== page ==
• Hi Diane, I’m blown away by the work you are doing, where you are doing it and how long you’ve been engaged with it. I wish I’d connected with you when I was still working in Alaska (my wife Annie and I retired one month ago – we’re heading to Europe to seek roots and explore “tribal” European history as best we can). There is so much I’d like to hear about your work and share about how working in Native Alaska opened and shaped and quite literally changed my life trajectories. Since we could do some “social work” talk that is a bit off topic from the overall focus of the wonderful site, I’d suggest we communicate by personal email if you’re open to that. My email address is . There is much I’d like to ask you about your work, as well as responding to your comments, but I’ll wait to hear back from you regarding how to best communicate. Warm regards. – Gary

      • Hi Gary. Your email will not appear so check your FB account 🙂 Be sure to look at your “other” messages.

  3. I think the difficulty with ‘white’ people offering solutions is partly about privilege, but also about the very system which brought problems now trying to bring the solutions. As a person who grew up on a world which has always prioritized ‘whiteness’, I think letting to of the cultural arrogance that means we think we have nothing to learn from ‘others’ is an incredible start. The awareness though that we don’t have all of the answers and that there is a wonderful way of adding knowledge and insight into the human family humbles us (or it does me).

    I think one of the big difficulties with ‘white’ people doing the work is the impact of racism. Racism sapped power and value from ‘other’ people and taught that only colonialism brought answers. I think there’s the need to say ‘no it didn’t, it (mis)educated people into colonial values and brought an epistemicide of alternate knowledges. Only that can break the yoke of colonialism, I think, when there is no need for ‘white’ intervention in order to be okay.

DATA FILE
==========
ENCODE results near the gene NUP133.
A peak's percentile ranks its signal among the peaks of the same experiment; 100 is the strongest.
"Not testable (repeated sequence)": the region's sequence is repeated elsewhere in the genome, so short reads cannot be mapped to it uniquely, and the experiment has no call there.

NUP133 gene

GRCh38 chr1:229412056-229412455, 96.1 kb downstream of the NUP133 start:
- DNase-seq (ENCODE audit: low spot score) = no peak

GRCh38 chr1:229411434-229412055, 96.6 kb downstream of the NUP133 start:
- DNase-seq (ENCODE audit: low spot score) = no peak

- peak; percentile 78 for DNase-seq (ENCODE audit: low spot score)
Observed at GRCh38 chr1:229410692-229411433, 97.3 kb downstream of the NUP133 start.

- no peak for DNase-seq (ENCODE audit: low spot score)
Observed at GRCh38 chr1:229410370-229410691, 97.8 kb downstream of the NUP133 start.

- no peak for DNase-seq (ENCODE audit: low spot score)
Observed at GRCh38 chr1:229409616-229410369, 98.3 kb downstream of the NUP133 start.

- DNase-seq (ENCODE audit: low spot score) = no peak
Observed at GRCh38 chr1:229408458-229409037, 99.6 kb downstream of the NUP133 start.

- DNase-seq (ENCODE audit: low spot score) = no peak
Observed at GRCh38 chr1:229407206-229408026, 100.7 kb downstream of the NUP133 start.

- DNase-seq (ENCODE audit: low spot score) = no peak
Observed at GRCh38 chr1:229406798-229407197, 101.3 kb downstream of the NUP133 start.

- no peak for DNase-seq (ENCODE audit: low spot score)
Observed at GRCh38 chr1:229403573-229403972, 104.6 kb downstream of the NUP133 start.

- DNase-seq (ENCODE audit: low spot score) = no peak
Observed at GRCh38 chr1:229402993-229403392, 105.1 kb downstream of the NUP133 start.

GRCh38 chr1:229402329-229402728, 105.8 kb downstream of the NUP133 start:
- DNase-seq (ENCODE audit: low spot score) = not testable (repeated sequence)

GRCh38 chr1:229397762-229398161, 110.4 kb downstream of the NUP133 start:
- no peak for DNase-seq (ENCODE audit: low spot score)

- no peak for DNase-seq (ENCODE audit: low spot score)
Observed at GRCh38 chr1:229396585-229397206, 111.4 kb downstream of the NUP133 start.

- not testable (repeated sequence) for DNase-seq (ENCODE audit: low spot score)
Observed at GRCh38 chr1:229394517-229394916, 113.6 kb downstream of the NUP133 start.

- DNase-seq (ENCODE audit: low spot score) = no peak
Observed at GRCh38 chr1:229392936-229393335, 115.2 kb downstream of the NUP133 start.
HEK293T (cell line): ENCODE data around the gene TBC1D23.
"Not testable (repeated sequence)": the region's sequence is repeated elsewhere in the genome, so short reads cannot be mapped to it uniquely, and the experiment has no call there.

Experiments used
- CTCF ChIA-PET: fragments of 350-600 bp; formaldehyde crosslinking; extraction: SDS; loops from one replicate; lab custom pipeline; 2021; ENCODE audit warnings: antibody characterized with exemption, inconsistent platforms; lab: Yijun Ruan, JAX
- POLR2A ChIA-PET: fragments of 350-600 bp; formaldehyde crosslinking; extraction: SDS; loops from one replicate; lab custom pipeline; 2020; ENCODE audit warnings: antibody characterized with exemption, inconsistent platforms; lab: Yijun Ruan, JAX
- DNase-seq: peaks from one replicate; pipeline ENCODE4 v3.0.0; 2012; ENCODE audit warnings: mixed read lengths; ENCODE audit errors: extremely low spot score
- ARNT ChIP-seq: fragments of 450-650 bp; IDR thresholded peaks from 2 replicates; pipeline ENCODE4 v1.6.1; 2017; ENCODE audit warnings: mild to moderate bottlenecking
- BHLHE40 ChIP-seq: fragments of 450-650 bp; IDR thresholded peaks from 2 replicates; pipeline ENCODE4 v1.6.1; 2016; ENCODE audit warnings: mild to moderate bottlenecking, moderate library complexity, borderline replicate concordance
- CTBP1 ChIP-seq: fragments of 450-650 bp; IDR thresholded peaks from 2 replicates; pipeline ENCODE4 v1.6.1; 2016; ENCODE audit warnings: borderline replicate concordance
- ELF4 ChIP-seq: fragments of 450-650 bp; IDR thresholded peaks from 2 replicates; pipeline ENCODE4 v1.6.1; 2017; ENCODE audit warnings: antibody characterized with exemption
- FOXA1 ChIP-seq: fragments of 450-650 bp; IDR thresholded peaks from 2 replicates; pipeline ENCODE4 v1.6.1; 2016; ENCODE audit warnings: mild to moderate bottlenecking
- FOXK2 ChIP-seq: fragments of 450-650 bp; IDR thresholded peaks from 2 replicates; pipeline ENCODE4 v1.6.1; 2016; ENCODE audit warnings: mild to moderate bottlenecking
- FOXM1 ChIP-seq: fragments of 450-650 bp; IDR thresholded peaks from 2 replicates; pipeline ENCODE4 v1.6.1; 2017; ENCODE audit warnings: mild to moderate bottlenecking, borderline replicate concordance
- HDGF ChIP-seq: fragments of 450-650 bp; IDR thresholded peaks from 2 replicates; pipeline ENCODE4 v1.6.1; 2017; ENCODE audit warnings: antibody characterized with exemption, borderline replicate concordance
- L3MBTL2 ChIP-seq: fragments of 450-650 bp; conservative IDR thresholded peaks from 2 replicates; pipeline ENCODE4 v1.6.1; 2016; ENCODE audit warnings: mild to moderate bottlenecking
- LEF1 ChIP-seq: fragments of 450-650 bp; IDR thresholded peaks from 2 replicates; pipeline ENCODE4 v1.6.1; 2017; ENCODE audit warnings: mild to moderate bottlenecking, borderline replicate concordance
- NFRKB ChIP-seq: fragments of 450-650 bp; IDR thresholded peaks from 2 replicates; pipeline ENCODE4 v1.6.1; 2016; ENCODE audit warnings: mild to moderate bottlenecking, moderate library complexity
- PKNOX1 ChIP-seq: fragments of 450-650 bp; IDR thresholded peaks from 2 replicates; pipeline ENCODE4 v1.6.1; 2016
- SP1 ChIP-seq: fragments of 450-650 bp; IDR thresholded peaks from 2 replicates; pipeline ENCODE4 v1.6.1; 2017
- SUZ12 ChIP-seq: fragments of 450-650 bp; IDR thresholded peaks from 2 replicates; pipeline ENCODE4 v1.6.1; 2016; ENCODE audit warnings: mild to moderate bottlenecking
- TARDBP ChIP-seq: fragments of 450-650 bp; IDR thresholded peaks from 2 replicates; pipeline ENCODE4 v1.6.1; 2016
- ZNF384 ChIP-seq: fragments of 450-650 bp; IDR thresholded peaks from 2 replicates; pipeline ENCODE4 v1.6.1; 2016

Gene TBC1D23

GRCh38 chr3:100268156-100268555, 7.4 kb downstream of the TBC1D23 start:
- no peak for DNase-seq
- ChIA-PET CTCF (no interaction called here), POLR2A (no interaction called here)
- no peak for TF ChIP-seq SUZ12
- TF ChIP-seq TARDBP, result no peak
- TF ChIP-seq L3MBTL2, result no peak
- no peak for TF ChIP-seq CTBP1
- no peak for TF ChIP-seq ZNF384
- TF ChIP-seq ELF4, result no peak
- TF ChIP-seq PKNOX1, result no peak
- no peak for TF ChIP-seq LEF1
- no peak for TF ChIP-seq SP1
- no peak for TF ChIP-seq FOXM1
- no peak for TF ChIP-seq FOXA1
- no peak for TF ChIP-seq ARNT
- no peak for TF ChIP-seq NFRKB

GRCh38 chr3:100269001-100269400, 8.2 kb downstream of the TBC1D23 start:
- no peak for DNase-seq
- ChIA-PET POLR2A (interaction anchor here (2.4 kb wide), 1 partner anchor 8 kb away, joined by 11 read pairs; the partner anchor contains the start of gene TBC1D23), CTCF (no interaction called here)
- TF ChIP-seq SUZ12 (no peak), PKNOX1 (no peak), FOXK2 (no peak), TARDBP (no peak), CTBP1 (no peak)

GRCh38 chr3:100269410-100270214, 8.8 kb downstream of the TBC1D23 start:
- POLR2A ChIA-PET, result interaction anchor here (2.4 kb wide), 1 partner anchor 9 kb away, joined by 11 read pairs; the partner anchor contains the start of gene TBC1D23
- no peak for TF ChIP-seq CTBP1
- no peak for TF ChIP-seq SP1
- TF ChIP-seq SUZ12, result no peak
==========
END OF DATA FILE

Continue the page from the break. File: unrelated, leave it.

And yes, I think we do need to break down whiteness and make it strange, by looking at how it holds power and privilege and how that shifts and changes.

    This is such an insightful article, thank you.

    • Thank you for your engagement with settler colonialism and settler society. I am a white settter living in the Karuk Ancestral Territory. Here Indigenous culture is strong and settlers own most of the private land, the forest service by far owns most of the overall land and the land is “owned.” Bad scene yes but an articulate analysis of settler colonialism in action. People like me come back to the land to live a better life and have trouble accepting that we perpetuate and benefit from this system that seeks to destroy and erase Indigenous people and life. I have been conducting research on the white settler like myself trying to understand how settlers in the Karuk ancestral territory understand our role in the settler colonial system and cause an epistemological rupture in the ways that we know about whiteness and responsibility as human in the system of life. Your work is magically timed with the conversation on the Klamath. Much love and hoping to connect more!

  4. Pingback: Post Colonialism? | Oppression Monitor

  5. Although long overdue I am so thankful that the time is now for these conversations between us settlers. I am really grateful for your words and understandings. Some of us have come together on the Klamath and are understanding ourselves collectively as settlers. As we engage with other settlers and try and forward an ethic of white settler accountability we are faced with a difficult task. Your balance with being clear that settlers perpetuate and benefit from settler colonialism and approaching with a compassionate understanding of the trauma that we suffer from is helpful and beautiful. Thank you again.

  6. Great poster & blog Ana!! As Robert Jensen says in “The Heart of Whiteness” – “If we claim to not be interested in race, we will most certainly end up tacitly supporting white supremacy by virtue of our unwillingness to confront it.”

  7. Very thought-provoking post, thank you. I am interested in better understanding how this solidarity looks and works, and to what ends. Is this about Euro Americans leaving america, or forging more authentic relationships with native tribes? How can we dismantle ethnocentric power structures over which we have no control? How can we effectively alter our lives so that we are not automatically, unthinkingly benefitting from eurocentric privilege? How can we respectfully share the land and its relatives/resources with native tribes and peoples? How can we effectively share power with them in our daily lives? How do we decolonize our living when we are trapped in an ethnocentric capitalist economy? I would be interested in exploring and better understanding all of these angles of decolonization as a euroamerican settler on native American lands.

  8. Pingback: Post Colonialism? | Workers Bush Telegraph

  9. I’m not on facebook anymore, but I still like to come and visit this site every so often, because of my meme! Naw just kidding, I think what you are doing is inspirational and awesome.

    Keep up the awesome work.